How to Identify & Forage Chanterelle Mushrooms

They're baaaaaaAAAACK! That's right folks - ya heard it here first: Our favorite sweet and nutty friends have arrived and the season is young!

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For weeks we've been scouring our *special spots* in the Chapel Hill area and after some good rainstorms and muggy heat, they've finally popped up! So far we've got loads of baby "Golden Chanterelles" "Appalachian Chanterelles" and "Cinnabar Chanterelles" all fruiting in our neck of the woods.



How to Forage Chanterelle Mushrooms

First and foremost, learn about Chanterelle mushrooms! Don't worry, we've made it easy. Sit back, relax, and watch this informative video about different species of chanterelles, where they like to grow, and how to properly identify them!

  1. Location Location Location - Chanterelle mushrooms grow scattered and tend to fruit in great numbers; All you have to do is know where to look! Here's a broad idea of what you'll want to look for across all species: Sloping landscapes and hillsides leading down to streams, creeks, and/or rivers. They like forested, shady, mossy areas.

  2. Trees & Soil - Note these mushrooms are mycorrhizal, meaning they fruit from the soil rather than from wood or leaf litter and the mycelial network has a symbiotic relationship with trees. Therefore, you'll not only want to be searching in a forested area, but also be sure to be looking at the ground rather than fallen logs or stumps. The great thing about chanterelles is their vibrant colors. Typically you won't need to dig through brush to spot their bright bodies... though once you find one, you'll want to be sure there's not more hiding beneath the brush (*Always wear gloves or use sticks when stirring up brush as it is snake/tick season!*)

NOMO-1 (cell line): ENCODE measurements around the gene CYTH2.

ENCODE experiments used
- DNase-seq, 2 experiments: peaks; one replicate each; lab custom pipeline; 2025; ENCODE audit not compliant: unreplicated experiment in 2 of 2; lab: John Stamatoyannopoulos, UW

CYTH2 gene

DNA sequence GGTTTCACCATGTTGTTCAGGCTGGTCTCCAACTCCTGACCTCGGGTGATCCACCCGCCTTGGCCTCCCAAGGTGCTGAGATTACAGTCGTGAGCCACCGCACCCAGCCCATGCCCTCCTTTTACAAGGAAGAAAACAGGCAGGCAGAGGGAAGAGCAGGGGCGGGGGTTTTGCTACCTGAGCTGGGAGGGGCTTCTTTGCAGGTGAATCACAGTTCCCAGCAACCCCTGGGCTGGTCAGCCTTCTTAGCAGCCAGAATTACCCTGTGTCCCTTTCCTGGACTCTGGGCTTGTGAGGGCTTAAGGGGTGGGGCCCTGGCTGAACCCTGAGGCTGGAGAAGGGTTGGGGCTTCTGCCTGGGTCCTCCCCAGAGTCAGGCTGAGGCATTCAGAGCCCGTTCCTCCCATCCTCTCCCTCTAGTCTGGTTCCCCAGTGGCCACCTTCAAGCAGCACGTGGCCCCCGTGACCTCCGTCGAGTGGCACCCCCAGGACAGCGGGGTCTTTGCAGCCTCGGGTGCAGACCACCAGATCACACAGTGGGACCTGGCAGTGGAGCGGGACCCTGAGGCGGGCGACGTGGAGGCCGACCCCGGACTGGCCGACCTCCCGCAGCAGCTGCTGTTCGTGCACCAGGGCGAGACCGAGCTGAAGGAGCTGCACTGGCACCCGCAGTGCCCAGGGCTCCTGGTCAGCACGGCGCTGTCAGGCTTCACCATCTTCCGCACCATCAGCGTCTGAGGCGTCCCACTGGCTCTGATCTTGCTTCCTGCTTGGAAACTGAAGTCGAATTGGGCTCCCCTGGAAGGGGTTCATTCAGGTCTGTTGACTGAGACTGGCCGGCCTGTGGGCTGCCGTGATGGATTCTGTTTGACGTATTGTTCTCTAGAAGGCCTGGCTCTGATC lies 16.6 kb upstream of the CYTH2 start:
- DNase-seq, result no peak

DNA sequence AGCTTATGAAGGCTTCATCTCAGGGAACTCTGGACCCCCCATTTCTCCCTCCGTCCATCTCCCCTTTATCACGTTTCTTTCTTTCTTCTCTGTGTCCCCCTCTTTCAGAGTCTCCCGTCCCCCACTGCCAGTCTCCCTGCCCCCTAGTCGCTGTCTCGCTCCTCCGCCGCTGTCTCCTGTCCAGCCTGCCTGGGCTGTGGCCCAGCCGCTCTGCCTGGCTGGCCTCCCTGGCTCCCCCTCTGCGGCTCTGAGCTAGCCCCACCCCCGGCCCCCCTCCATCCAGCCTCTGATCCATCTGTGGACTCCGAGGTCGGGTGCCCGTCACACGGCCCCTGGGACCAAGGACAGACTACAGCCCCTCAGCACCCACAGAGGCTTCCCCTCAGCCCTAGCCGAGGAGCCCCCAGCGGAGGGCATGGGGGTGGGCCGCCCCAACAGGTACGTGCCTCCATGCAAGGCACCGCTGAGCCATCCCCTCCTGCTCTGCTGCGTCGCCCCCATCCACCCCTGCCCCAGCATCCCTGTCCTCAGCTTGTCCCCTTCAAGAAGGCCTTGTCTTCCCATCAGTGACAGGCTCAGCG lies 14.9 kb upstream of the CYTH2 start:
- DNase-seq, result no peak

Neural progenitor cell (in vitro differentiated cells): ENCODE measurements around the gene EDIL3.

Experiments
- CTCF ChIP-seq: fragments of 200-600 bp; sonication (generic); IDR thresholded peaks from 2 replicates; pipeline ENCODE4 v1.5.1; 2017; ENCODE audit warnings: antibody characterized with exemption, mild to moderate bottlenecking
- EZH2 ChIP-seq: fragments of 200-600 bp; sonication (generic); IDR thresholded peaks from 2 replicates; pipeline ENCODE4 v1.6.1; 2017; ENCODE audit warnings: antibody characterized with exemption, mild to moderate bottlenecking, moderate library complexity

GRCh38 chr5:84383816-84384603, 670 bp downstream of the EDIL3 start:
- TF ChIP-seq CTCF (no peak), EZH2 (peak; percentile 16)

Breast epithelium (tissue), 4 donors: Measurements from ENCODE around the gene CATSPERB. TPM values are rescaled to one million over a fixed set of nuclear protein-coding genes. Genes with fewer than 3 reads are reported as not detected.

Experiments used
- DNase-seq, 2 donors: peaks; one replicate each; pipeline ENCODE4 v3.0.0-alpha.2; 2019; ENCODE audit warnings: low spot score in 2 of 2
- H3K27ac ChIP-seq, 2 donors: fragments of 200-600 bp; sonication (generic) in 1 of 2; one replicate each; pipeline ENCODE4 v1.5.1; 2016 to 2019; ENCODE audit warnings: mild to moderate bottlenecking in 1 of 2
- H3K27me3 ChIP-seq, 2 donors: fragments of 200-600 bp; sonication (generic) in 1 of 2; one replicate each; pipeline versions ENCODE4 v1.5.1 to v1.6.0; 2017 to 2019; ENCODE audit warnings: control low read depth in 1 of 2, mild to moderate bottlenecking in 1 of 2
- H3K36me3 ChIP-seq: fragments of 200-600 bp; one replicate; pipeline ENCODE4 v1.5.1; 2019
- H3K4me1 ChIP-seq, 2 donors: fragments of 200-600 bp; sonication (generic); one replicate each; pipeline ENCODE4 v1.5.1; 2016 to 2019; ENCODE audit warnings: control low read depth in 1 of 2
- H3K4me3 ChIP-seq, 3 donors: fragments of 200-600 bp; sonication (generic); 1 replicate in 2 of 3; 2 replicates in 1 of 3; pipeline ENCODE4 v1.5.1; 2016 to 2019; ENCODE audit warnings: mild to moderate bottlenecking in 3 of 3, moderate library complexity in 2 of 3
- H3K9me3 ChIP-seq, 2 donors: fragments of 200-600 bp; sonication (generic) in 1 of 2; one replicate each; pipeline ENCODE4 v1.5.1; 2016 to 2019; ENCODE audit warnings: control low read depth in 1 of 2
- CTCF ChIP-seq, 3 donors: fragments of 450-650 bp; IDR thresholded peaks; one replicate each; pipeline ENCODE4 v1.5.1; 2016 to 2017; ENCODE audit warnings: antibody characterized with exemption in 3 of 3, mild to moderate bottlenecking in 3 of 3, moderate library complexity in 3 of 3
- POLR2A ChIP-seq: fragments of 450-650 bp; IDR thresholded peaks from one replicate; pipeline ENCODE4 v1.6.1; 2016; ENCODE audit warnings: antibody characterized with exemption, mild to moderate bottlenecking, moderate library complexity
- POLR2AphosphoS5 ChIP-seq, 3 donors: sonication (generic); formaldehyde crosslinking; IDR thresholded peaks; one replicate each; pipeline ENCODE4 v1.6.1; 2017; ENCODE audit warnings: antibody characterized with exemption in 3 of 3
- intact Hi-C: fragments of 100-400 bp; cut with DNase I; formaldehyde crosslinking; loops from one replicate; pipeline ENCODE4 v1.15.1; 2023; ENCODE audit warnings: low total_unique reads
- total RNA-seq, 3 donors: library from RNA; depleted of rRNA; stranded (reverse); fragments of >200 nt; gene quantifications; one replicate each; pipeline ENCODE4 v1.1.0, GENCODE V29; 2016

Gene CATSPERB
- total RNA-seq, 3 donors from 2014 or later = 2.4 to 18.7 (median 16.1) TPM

3. A Knife is Key - Because these babies are mycorrhizal, this is one of those times you'll want to make sure to bring your knife along for the forage. Aim to cut the stem just above the base to avoid adding unnecessary dirt and debris to your basket or bag. These mushrooms are easy to clean in comparison to other edibles, but a great way to jumpstart that cleaning process is to leave the soil-covered base behind.


Any questions about chanterelle mushrooms? Let us know!

 

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